NCAA rejects University’s appeal for Chief Illiniwek symbol

The Chief walks off the court during halftime of the Illinois/Quincy men´s basketball game on Wednesday at Assembly Hall. Editor Editor

The Chief walks off the court during halftime of the Illinois/Quincy men´s basketball game on Wednesday at Assembly Hall. Editor Editor

By The Associated Press

CHAMPAIGN, Ill. (AP) – The University of Illinois’ use of the “Fighting Illini” nickname is acceptable, but its tradition of a buckskin-clad student dancing at home sporting events is not, the NCAA declared Friday as it upheld the school’s exclusion from hosting postseason tournaments.

The NCAA staff review committee also castigated the school for an Indian head logo that appears on officially licensed T-shirts and other merchandise. The logo does not appear on any team uniforms but remains approved for use, an athletic department spokesman said.

“The issue of the logo mark … that depicts a Native American in feathered headdress adds to the use of Native American imagery that the broadest range of indigenous tribes and peoples find offensive and insulting,” said Bernard Franklin, the NCAA’s senior vice president for governance and membership.

“Despite good intentions and best efforts, the stereotyping of Native Americans into narrow images is an undeniable consequence of choosing such names and symbols,” Franklin said in a prepared statement.

Illinois spokesman Tom Hardy said the University would look at the NCAA’s action more closely before determining how it would proceed. The University can appeal to the NCAA executive committee.

“I think we’ll have to see where the board of trustees wants to go,” Hardy said. The trustees’ next scheduled meeting is in January.

The tradition on the Urbana-Champaign campus of having a student dress as “Chief Illiniwek” began in 1926. Clad in buckskins and headdress, Illiniwek dances at halftimes of home football, basketball and volleyball games on the school’s flagship 39,000-student campus.

Illiniwek has divided the campus for years, with supporters arguing that his appearance honors the state’s American Indian heritage and opponents countering that the mascot is nothing more than a racist stereotype.

Hardy said Friday’s decision does not immediately impact Illiniwek, who was scheduled to perform Friday night at a volleyball game against Ohio State.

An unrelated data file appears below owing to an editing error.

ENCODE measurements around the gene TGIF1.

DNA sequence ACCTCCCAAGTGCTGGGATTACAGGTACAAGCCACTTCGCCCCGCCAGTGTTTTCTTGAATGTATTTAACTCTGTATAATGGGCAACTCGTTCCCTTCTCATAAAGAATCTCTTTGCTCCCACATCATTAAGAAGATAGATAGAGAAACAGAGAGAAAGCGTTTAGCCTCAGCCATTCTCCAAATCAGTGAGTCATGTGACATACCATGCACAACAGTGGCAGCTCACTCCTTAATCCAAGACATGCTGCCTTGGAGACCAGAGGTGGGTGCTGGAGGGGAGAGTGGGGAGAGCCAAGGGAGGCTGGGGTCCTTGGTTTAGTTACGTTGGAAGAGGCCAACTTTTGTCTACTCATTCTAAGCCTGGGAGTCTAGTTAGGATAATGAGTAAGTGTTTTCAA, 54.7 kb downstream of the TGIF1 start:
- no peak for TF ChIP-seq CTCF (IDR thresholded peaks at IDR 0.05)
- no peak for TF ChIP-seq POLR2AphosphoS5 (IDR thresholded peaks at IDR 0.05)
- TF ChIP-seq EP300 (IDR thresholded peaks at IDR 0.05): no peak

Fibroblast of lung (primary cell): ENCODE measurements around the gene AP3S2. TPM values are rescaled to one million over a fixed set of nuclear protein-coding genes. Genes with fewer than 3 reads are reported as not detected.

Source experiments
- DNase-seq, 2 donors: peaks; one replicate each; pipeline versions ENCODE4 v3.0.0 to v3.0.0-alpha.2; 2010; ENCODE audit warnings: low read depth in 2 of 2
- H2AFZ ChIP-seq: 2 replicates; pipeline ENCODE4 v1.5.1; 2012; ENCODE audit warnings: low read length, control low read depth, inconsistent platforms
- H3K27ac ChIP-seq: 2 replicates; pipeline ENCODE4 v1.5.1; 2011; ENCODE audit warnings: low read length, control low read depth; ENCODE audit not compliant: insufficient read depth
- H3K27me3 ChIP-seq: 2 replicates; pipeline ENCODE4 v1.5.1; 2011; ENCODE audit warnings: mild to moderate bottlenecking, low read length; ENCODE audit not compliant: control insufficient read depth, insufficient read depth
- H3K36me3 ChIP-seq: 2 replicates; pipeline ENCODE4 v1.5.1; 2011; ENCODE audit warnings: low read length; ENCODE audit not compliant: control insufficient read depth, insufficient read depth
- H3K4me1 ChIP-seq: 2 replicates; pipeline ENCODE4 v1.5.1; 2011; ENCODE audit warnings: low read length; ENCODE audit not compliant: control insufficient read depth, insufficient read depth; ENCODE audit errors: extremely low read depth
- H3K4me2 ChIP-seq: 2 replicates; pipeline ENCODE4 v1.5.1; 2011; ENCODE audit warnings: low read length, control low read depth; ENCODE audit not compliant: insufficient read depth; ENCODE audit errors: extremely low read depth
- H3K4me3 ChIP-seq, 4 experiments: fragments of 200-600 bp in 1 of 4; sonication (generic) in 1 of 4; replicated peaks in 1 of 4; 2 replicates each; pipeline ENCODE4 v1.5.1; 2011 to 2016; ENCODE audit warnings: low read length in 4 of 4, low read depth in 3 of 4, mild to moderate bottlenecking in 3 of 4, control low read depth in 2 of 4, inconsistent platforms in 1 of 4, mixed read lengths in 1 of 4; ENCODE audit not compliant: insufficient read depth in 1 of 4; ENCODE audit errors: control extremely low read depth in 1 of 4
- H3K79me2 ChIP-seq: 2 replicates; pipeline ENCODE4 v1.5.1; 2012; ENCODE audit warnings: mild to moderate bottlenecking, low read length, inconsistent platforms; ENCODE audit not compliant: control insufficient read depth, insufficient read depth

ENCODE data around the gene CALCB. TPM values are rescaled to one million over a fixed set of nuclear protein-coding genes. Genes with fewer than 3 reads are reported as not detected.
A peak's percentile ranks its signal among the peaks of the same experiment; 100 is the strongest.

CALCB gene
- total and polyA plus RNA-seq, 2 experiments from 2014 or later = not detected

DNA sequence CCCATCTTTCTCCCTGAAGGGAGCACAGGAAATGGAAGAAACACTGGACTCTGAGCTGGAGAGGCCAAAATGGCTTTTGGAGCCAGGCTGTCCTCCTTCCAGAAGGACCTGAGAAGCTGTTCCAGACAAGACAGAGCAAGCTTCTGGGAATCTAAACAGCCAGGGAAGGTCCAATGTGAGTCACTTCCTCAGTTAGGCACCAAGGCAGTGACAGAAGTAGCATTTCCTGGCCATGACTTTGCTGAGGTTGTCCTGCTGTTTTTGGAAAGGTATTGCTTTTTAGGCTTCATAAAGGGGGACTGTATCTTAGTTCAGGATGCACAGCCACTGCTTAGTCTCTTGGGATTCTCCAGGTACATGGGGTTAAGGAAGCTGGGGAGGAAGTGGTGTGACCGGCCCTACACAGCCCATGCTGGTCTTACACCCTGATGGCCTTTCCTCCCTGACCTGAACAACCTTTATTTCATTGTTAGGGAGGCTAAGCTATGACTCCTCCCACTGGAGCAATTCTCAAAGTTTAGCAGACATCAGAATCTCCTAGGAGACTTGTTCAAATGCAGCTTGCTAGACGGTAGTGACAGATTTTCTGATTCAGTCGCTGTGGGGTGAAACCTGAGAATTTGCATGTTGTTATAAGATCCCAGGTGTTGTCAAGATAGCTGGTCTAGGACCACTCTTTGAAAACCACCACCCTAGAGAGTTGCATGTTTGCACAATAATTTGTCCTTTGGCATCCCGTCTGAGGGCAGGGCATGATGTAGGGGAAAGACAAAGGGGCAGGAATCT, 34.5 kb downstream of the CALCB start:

In June 2004, the school’s Board of Trustees refused to embrace or reject the mascot and instead called on supporters and opponents to bring the issue to a “consensus conclusion.” The Board has never subsequently defined what would be a “consensus conclusion” but maintains that the process of reaching it is ongoing.

The NCAA’s decision on American Indian mascots, issued Aug. 5, bars universities on its list of schools deemed to use hostile imagery from hosting postseason tournaments after Feb. 1, 2006. The decision also requires those schools to remove any offensive nickname or logo from team, cheerleader and band uniforms when participating in championship events.

In its appeal, Illinois said the “Fighting Illini” and “Illini” nicknames were derived from the name of the state, not from the name of a tribe.

“We’re gratified that the NCAA agreed with the University’s points about Illini and Fighting Illini having nothing to do with Native American imagery as used by the University,” Hardy said. “I’m sure that will be comforting to the students and hundreds of thousands of alumni who are proud to call themselves Illini.”

The appeal review committee asked Illinois to educate students, alumni and the public about the origin of the Illini nickname and how it is not associated with American Indians.

Related Links:

NCAA Press Release (Nov. 11, 2005)

University Appeal to the NCAA (Oct. 13, 2005)